Meeting Story Practice Exercise3
Edit and assemble these facts into a summary news story of 300-350 words.
Assume Harkensville is in your home state and that your story will be published
in print the day after these events transpired. Make sure your story contains
correct grammar, punctuation and AP style.
In his work “The Lorax,” Dr. Seuss created a character who spoke for the trees and on Tuesday,
Councilwoman Valerie McDuff (D-Dist. 5) said the Harkensville County Council was speaking
for its canopy and the trees that line county roads by passing two bills regulating the removal of
trees. Both bills go into effect in March 2018.
The bills seek to protect the trees with permits and fees imposed on residents and builders who
remove them, whether on private land or along county streets.
For nearly every tree that residents remove, Harkensville County now will require three trees
planted in its place.
With the first bill passed, the council took steps to preserve trees along county roads.
Known as bill 41-12, Roadside Trees, the bill requires anyone wanting to trim, remove or
otherwise work on a tree in the county’s right of way obtain a county permit first and pay to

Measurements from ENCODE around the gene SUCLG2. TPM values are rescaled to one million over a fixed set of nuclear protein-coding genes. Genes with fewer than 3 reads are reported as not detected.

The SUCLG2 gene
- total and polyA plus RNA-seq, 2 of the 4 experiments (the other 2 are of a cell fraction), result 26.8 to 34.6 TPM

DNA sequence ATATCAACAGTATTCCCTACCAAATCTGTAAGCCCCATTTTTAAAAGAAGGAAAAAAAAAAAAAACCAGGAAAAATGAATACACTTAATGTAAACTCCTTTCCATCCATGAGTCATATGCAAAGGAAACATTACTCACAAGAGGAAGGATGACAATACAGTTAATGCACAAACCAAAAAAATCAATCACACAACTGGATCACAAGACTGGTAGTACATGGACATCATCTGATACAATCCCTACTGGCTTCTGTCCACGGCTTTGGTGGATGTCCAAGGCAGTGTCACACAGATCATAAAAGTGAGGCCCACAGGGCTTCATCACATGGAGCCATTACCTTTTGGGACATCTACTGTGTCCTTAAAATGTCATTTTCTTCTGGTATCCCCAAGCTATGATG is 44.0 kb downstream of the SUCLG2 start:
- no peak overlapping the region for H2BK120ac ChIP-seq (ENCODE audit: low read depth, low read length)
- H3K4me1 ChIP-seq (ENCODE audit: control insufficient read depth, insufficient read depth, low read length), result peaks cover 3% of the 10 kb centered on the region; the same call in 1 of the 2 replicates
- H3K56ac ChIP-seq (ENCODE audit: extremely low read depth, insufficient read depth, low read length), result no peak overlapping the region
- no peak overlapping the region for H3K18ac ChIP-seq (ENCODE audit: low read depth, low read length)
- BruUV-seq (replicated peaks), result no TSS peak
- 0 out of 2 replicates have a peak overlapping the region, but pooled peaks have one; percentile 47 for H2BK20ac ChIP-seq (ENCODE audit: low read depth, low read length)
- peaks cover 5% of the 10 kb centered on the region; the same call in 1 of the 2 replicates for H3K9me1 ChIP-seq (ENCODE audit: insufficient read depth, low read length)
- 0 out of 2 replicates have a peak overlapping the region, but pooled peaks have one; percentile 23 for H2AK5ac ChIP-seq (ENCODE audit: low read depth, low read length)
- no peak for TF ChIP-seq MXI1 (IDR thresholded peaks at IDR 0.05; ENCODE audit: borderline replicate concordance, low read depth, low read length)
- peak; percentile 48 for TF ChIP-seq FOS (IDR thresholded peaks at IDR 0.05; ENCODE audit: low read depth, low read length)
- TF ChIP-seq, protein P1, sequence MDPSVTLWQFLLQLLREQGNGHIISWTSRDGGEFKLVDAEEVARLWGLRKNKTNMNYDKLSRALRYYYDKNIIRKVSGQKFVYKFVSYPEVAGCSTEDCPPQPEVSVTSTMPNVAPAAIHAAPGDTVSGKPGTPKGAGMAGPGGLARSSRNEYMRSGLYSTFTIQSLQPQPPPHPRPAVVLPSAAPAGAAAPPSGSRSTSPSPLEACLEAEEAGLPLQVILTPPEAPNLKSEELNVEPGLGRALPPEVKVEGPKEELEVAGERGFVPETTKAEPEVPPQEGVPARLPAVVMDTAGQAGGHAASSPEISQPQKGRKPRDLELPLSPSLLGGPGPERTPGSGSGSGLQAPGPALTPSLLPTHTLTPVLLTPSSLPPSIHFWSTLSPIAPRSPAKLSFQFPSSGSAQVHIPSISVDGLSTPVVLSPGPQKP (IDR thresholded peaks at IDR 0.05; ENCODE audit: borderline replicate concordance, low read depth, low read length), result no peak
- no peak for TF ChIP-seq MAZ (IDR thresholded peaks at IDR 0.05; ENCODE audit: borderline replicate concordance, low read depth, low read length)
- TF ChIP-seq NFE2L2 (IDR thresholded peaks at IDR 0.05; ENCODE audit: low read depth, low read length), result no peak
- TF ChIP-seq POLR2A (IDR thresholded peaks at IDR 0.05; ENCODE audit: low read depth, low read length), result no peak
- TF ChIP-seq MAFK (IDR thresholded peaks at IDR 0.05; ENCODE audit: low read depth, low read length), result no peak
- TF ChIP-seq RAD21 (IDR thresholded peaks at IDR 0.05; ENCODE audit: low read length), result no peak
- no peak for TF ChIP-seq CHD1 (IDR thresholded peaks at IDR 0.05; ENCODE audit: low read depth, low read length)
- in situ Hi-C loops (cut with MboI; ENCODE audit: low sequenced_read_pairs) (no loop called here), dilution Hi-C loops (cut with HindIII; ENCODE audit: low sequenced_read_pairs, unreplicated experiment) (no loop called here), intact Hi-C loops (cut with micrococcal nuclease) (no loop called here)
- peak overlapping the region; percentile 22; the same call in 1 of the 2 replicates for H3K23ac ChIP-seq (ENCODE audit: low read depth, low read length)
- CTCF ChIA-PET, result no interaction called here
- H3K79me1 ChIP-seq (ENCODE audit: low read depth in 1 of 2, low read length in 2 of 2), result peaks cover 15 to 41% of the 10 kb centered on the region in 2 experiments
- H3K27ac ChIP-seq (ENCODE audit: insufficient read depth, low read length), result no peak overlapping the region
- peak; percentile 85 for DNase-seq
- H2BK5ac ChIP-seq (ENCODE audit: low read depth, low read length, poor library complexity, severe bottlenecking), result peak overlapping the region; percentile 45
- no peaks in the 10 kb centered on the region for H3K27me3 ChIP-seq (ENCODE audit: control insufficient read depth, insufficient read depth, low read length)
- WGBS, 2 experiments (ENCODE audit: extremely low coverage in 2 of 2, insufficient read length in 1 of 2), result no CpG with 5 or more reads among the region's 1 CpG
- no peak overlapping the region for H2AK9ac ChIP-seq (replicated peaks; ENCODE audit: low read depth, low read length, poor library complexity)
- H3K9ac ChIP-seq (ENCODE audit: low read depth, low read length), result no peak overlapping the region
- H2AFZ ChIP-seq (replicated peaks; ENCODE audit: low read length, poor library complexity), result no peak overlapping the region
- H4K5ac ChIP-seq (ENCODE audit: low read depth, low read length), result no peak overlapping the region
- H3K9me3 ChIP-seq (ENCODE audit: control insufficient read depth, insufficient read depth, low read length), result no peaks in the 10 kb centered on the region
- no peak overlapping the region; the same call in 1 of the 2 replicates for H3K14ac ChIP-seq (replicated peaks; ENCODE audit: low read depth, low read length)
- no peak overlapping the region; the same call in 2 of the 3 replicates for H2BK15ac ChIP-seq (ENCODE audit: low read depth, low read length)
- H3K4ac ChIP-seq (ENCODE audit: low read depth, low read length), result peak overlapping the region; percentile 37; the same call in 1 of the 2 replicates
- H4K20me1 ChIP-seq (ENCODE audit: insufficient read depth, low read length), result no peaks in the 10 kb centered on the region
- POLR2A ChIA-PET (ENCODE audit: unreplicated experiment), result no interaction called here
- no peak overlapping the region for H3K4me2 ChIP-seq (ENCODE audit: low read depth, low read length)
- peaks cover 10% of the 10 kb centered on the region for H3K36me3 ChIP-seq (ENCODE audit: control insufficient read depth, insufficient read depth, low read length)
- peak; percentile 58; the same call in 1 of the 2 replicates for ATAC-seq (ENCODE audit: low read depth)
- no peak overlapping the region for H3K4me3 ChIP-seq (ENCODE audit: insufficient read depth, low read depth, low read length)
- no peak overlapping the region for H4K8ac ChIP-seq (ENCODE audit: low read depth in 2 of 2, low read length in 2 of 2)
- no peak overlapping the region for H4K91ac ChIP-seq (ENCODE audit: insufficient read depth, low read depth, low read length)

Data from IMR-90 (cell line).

replace nearly every tree removed with three more.
It took 19 drafts and multiple last-minute amendments, but the council passed the bill, 7-2.
Councilwoman Nancy Flora (D-At Large) and Councilman George L. Plante (D-At Large)
opposed the bill.
State law already regulates roadside trees by requiring those who cut one down get a permit
from the state’s Department of Natural Resources.
However, in 2009, state lawmakers gave counties leeway to impose stricter regulations, if they
Only trees that pose a danger would be exempt from the permit fee and the requirement to
replace it, as would existing stumps or stumps left behind by county or utility work.
Flora called the roadside tree bill unnecessary legislation.
Under the new law, the county will require an additional, local permit for roadside tree work,
which will cost residents and builders about $135.
Harkensville Electric Co. and other utility companies would not be subject to the new law.
It costs Harkensville $250 to plant a shade tree, and $150 to plant an ornamental, or smaller,
tree, according to county staff.
The roadside tree bill would require replacing a removed tree with one tree on site and paying
into a special fund to plant two others. The county will use the money in the fund to plant trees
in areas where it has very few trees, like its urban districts.
But if a new tree cannot be planted where the old one was removed, the permit holder must pay
into the fund for that tree.
While the first bill regulates roadside trees, and supplements existing state law, the second bill,
known as bill 35-12, Tree Canopy Conservation, goes where the county has not ventured
before, said Councilman Roger Bend (D-Dist. 1). The bill passed unanimously.
“We are making a very significant advance in terms of protecting our tree canopy in our county,”
he said of the canopy bill. “We are doing something that we have not ever done before, which is
saying the trees on private property have community value that must be reflected and we are